Thursday, March 8, 2018

Rabbit Fever

Rabbits are one of my favorite game animals to hunt. They're tasty and plentiful, the season is long, and the license is cheap. They're so very easy to raise that many people keep them as domestic livestock, especially in suburban areas.

While rabbits are in fact a wonderful source of lean protein, there are a couple issues to be aware of before you incorporate them into your diet.

Rabbit Fever
Tularemia, or "rabbit fever", is a bacterial infection that wild rabbits are particularly susceptible and can readily transmit to humans. (It can also be transmitted by ticks, biting flies, and other vectors.)

Tularemia presents with a very high fever, as well as ulcers or lesions. While it can be treated with antibiotics, it can also be life-threatening. The disease is not carried nor transmitted by domestic rabbits, so livestock animals are safe.

There are a few steps you can take to prevent tularemia infection:
  • Wear long pants and long sleeves in the woods. 
  • Wear latex or nitrile gloves while field dressing rabbits (or any other game animal, for that matter). 
  • My best advice for rabbit hunters is to wait until after the first hard freeze of the season. A couple days of freezing temperatures will kill sick animals, as well as the bacteria itself.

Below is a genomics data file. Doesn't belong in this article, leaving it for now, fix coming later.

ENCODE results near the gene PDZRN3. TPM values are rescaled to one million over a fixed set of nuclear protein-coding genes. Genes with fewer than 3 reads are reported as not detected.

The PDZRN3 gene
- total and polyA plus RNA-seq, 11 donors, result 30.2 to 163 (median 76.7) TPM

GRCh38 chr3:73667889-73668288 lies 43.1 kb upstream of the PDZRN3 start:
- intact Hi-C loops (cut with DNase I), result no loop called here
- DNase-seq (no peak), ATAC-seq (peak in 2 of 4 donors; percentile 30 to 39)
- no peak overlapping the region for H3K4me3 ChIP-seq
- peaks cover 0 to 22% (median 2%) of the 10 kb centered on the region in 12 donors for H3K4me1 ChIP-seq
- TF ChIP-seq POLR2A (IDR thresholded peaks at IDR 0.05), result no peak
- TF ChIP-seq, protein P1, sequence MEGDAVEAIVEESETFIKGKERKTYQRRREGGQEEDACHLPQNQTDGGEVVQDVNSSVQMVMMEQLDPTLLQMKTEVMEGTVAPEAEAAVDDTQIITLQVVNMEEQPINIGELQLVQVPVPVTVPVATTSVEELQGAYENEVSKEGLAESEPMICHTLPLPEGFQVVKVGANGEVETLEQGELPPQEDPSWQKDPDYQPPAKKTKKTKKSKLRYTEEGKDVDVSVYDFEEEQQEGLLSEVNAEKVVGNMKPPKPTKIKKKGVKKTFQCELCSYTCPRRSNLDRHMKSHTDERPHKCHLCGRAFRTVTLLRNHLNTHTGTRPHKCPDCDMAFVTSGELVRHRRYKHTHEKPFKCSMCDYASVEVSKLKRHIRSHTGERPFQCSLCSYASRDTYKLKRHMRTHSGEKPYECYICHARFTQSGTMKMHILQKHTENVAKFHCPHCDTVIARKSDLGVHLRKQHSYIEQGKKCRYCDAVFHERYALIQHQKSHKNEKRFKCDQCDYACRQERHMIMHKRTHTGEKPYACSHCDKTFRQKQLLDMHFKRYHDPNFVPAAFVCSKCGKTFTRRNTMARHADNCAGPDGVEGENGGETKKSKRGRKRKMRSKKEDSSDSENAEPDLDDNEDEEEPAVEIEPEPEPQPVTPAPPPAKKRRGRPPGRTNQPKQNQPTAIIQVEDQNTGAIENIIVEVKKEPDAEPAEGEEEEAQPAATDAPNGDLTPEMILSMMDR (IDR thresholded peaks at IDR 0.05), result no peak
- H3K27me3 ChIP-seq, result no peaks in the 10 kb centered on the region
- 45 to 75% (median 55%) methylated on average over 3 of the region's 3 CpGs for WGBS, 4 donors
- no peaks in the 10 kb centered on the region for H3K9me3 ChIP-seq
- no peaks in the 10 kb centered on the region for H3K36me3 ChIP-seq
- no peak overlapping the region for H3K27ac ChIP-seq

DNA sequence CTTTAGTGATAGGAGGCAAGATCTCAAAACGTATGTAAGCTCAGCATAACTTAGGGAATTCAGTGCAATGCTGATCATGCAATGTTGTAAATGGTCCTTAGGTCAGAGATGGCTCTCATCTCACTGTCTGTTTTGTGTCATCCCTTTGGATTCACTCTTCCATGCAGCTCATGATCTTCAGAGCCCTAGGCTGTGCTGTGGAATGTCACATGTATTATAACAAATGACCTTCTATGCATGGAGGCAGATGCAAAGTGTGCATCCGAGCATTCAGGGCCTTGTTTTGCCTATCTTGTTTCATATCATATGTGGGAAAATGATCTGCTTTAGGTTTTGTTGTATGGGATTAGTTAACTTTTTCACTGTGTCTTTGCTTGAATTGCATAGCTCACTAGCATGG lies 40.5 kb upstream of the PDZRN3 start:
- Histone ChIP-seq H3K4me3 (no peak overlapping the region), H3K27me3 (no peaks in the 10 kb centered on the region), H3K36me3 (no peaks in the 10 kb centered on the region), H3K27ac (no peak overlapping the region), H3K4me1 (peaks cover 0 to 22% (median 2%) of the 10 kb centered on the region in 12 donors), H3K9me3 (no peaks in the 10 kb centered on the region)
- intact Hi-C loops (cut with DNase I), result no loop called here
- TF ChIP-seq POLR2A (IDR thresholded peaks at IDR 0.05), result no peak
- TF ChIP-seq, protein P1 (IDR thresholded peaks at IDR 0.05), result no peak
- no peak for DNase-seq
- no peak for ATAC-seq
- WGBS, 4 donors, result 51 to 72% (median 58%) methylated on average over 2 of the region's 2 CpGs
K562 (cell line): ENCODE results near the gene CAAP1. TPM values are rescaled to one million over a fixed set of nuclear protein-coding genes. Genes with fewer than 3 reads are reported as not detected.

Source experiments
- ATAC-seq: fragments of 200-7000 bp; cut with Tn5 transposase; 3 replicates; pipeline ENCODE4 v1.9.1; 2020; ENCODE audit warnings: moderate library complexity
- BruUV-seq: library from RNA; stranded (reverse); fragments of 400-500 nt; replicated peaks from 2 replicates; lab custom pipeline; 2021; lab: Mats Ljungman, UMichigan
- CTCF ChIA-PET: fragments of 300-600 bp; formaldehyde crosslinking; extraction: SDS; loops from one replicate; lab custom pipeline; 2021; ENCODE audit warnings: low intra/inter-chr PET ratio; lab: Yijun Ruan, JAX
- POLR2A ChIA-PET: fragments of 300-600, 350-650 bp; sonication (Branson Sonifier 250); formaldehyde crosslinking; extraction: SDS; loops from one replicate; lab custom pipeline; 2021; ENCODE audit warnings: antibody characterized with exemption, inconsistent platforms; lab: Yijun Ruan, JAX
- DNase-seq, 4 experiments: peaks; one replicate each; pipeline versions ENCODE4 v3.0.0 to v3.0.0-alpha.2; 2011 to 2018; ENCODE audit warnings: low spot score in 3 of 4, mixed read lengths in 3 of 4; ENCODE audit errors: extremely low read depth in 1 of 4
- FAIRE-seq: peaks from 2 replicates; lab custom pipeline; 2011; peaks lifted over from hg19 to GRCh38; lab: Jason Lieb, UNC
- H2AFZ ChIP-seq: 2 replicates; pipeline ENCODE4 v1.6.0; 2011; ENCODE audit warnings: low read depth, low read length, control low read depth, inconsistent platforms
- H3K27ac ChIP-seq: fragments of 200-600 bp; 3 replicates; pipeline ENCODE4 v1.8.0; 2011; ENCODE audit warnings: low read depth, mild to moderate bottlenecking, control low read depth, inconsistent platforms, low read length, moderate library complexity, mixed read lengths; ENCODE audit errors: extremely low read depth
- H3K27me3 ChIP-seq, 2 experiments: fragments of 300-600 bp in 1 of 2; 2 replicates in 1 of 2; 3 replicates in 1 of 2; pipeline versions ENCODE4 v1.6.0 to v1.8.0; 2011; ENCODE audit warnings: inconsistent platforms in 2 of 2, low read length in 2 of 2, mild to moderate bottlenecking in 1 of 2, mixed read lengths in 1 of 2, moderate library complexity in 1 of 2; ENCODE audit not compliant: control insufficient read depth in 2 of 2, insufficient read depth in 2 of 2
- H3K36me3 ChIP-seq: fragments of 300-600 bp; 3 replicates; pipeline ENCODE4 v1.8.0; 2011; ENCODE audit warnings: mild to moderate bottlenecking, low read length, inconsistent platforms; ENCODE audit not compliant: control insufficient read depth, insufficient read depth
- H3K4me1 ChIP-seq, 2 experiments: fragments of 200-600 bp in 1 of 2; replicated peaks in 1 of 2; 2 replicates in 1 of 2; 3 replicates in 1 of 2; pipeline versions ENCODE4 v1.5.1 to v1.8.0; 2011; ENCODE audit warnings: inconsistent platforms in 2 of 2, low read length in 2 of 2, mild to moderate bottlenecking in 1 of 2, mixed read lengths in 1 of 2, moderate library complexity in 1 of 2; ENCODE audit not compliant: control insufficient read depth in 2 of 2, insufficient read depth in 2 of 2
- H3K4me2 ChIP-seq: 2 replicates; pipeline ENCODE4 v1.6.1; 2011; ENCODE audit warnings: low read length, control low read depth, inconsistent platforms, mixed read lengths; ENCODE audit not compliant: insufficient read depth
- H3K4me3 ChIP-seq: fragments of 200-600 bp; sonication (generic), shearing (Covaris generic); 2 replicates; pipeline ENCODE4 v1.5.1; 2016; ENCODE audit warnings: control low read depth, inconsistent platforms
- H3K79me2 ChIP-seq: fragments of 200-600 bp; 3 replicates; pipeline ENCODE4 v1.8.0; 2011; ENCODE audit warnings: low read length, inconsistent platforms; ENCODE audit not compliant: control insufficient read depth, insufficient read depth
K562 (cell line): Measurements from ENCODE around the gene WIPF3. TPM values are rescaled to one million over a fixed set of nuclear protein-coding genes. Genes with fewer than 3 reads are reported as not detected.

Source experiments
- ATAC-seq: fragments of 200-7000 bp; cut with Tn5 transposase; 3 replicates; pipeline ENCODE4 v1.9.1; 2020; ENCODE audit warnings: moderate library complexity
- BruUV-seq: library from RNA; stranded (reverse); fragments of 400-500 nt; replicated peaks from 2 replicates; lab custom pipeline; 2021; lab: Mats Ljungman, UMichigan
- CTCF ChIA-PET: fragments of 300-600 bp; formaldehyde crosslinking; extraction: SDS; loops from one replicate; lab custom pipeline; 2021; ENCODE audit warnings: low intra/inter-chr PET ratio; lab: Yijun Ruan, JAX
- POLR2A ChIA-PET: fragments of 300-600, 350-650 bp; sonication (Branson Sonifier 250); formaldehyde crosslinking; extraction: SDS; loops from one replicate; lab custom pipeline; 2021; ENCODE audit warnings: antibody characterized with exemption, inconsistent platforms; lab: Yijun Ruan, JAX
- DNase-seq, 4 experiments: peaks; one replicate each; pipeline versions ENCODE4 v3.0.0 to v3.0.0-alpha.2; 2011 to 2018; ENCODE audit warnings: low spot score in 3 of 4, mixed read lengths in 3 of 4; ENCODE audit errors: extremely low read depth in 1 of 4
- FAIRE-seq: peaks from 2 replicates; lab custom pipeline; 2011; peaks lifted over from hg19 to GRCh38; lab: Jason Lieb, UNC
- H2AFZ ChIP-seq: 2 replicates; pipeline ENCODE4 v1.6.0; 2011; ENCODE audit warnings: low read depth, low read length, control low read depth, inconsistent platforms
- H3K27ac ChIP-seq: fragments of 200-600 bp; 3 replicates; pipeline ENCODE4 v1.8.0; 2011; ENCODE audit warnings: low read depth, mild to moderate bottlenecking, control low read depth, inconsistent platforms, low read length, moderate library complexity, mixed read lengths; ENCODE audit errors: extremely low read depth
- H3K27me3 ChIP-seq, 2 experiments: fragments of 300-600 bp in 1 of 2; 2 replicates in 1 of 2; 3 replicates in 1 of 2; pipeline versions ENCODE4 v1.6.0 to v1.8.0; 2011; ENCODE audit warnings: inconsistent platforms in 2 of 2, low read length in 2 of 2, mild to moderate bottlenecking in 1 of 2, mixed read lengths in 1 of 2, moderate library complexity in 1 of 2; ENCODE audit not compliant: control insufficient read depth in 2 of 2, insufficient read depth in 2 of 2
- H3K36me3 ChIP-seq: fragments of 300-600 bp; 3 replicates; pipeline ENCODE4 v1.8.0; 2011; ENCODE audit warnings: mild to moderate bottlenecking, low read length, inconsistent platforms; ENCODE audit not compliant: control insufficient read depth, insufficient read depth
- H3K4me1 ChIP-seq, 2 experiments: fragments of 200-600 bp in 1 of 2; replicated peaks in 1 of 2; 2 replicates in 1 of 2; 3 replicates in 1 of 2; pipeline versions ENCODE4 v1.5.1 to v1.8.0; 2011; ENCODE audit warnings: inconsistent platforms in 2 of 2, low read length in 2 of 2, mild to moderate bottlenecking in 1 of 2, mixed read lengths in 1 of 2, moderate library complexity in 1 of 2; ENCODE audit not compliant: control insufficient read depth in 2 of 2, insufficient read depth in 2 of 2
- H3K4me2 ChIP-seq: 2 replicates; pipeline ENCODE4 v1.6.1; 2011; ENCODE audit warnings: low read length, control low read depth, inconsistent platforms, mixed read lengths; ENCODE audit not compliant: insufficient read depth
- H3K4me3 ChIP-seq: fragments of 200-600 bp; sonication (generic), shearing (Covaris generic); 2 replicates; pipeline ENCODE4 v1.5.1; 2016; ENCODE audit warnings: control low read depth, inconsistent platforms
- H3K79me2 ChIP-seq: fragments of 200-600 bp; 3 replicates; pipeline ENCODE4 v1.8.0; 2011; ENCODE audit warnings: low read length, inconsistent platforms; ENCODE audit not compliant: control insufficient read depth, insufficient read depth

Rabbit Starvation
The other concern with adding rabbit to your diet is protein poisoning, also known as "rabbit starvation." I mentioned earlier that rabbit was a lean protein; in fact, it's so lean that you can actually suffer starvation symptoms while gorged on it.

Rabbit has roughly 8% fat, as opposed to beef at better than 30%. Any large quantity of rabbit in your diet has to be supplemented by some kind of fat, either in the cooking (oil or butter, for example) or in the rest of the meal (nuts, avocado, and other fatty foods). The danger is so real that the US Army Arctic training unit recommends eating nothing instead of rabbit if rabbit is the sole food available.

With these concerns in mind, rabbit is a wonderful meat. If you have the space and the inclination, they're awesome livestock. They breed prolifically and at a young age, so they're fairly easy to build a stock of. If you have access to wilderness, you likely have rabbits that can be hunted, and they're a wonderful introduction to hunting and a great way to hone your skills.


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